Category Archives: editorial

Editor’s Desk: Radio Silence from World Streets

If you have tried dipping into World Streets from time to time over the last two months in attempt to follow the action, you will have found the cupboard quite bare. Why, and what next? Let’s have a look at what has been going on behind the scenes. Continue reading

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Dear Reader. May we rent your brain?

World Streets iwill on 1 May close down regular publication until we have managed to resolve our challenging financial situation. If you share our deeply felt goals concerning the up-hill push to sustainable transport, sustainable cities and sustainable lives, read on and consider how you could lend a hand. We need both near term and more solid longer term backing in order to be able to continue to make our contribution. And for this, your ideas and contacts can be of real help. If you like what we are doing with World Streets, let me ask you to read on. Continue reading

To fix Sustainable Transport: Ensure Full Gender Parity in all Decision and Investment Fora (QED)

Today is International Women’s Day. And not only that, 2011 marks the one hundredth anniversary of this great and necessary idea. So what better occasion for World Streets to announce publicly, loudly and yet once again our firm belief that the most important single thing that our society, our nations and our cities could do to increase the fairness and the effectiveness of our transportation arrangements would be to make it a matter of the law that all decisions determining how taxpayer money is invested in the sector should be decided by councils that respect full gender parity. We invite you to join us in this challenge and make it one of the major themes of sustainable transport policy worldwide in 2011. Continue reading

Editorial: The Seven Simple Truths of Sustainable Mobility (Come argue with me)

Sometimes in life things can be simple. Let’s look at one case.

Doubtless the most severe single problem holding us back in the hard up-hill struggle for “sustainable transport” in cities and countries around the world is that so far everyone seems to have a different definition and a different agenda.  Google offered 947,000 entries under this phrase this morning and all it takes is a quick tour of the Google News rubric to  get a quick education on the enormous range of interpretations of what the phrase means to different people, places and interests. Continue reading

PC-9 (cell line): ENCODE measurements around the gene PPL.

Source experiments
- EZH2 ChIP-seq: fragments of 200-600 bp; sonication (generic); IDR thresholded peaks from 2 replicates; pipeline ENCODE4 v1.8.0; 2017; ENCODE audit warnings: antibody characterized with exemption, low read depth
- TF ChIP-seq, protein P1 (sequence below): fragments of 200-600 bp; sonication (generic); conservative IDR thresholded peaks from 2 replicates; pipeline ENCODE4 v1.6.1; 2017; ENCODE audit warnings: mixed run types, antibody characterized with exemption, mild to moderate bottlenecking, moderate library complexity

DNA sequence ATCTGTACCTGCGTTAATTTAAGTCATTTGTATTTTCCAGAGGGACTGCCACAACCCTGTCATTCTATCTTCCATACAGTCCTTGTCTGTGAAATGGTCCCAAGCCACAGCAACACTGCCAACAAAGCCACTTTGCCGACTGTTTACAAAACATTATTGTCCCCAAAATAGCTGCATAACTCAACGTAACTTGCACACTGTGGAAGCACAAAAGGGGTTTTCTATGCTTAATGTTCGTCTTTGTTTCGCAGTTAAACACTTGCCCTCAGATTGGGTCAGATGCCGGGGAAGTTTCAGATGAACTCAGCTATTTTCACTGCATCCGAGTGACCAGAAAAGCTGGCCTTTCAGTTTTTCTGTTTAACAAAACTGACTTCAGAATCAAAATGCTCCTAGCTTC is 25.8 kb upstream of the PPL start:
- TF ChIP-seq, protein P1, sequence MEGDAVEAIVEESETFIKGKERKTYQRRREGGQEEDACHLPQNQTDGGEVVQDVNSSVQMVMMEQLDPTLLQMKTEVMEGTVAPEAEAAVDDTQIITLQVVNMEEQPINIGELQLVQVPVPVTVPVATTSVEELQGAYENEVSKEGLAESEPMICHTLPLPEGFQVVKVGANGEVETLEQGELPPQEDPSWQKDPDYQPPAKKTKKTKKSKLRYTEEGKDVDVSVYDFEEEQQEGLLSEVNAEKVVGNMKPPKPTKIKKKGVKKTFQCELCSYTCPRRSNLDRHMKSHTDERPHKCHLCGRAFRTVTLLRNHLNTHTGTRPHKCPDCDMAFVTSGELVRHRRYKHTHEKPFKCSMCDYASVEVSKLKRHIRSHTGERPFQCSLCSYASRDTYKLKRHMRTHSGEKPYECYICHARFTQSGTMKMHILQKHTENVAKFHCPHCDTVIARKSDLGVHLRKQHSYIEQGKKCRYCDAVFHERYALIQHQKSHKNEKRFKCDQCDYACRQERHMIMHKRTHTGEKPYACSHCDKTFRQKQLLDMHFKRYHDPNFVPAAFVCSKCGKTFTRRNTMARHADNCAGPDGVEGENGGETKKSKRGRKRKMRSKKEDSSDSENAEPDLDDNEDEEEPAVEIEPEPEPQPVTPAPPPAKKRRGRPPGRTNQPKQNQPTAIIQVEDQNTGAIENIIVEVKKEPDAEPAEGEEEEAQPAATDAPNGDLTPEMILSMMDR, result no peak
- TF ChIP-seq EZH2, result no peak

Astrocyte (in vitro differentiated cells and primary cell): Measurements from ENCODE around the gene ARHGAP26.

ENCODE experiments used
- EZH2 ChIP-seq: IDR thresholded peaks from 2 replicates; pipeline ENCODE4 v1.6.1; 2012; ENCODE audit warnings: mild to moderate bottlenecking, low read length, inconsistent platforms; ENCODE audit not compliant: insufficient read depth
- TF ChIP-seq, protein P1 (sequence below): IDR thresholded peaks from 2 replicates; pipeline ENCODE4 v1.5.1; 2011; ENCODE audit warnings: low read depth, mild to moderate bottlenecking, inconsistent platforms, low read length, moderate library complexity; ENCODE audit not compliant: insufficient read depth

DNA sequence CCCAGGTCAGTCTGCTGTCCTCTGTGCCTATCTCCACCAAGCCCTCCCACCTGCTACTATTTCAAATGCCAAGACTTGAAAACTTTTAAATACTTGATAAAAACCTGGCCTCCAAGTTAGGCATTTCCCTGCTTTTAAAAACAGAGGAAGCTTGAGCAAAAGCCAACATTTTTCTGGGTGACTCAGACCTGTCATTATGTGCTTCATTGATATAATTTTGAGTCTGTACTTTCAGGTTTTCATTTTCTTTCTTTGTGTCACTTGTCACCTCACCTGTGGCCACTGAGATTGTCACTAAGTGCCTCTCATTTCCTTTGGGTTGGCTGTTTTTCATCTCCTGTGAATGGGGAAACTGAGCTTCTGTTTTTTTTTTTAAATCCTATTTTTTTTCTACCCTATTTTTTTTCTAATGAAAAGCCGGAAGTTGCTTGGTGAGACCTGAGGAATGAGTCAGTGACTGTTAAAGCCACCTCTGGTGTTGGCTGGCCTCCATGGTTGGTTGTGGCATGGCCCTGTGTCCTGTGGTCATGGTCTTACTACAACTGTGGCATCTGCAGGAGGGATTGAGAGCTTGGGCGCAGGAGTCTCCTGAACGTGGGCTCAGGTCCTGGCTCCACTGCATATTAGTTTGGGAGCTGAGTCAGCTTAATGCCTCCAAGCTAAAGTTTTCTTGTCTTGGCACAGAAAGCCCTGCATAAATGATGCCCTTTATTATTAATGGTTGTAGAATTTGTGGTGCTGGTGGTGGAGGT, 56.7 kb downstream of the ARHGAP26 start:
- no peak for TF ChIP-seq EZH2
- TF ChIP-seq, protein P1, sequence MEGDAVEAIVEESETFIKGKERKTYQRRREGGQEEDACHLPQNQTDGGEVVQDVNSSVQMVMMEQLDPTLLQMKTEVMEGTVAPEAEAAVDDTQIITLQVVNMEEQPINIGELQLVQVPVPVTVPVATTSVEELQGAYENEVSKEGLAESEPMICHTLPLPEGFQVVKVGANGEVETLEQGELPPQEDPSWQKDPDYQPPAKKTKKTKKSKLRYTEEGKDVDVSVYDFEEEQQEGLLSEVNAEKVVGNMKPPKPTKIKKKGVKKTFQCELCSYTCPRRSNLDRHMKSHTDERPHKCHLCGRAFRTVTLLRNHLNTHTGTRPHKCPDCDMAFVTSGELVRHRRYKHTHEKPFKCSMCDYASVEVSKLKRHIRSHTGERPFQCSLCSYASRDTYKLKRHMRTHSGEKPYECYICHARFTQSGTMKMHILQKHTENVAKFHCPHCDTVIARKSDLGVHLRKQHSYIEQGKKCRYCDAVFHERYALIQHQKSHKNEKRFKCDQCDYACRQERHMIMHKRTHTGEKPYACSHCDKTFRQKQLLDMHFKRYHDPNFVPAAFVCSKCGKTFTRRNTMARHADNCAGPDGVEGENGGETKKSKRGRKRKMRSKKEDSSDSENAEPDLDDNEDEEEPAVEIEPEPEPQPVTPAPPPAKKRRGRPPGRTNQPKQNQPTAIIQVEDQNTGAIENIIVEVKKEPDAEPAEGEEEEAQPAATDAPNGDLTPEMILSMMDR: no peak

We have no money gentlemen, so we shall have to think.

This is a personal call to those of you who have over the years participated in the rather numerous programs and working groups we have since 1988 carefully crafted and maintained in support of worldwide peer collaboration and exchange in our tough but important field: under the New Mobility Agenda, World Streets or one of its sister publications (see below), or who have of late plugged in to our pages on Facebook or Twitter. I feel pretty quite comfortable in doing this since you know what we are trying to do, and who better for me to turn to at a time of need. (And oh yes, for those who may not recall, that citation above was  by Nobel Prize winner Professor Ernest Rutherford, on taking over the quite broke Cavendish Laboratory in 1919, in the wake of the First World War.) Continue reading

Unfair, unsafe and unwise – a major crisis abuilding for sustainable transport in Britain

Dear British Friends and Colleagues,

Forgive me if I am being naïve, but based on what I am reading and hearing it strikes me that there is a major crisis abuilding for sustainable transport in Britain in the months immediately ahead — as a result of the coalition government withdrawing funding from a lot of mainly small and local (since they really have to be small and usually local and focused if they are to succeed) sustainable transport initiatives This strikes me as a caring if distant observer as unfair, unsafe and unwise. Continue reading

The World – the Climate – the Strategy. Come argue with me.

Part I: Ten steps to get the job done:
Let me sketch out an easy to understand (or reject) climate/transport foundation strategy that presents some stark contrasts with the ideas and approaches that are getting the bulk of attention when it comes to targeting, policy and investment in the sector — and which in a first instance is quite likely to earn me more enemies than friends (that goes with the territory). At least until such time that these basic underlying ideas are expressed in a manner which is sufficiently clear and convincing that we can with confidence put them to work to turn the tide. So here you have my first brief statement of the issues, the basic strategic frame and the key pressure points to which I invite your critical reactions and comments. In a second piece in this series, to follow shortly, I intend to have a look at the package(s) of measures, policies, tools, modes, etc. which can be sorted out, combined and refined to do something about it. Or maybe not.

– Eric Britton, Editor Continue reading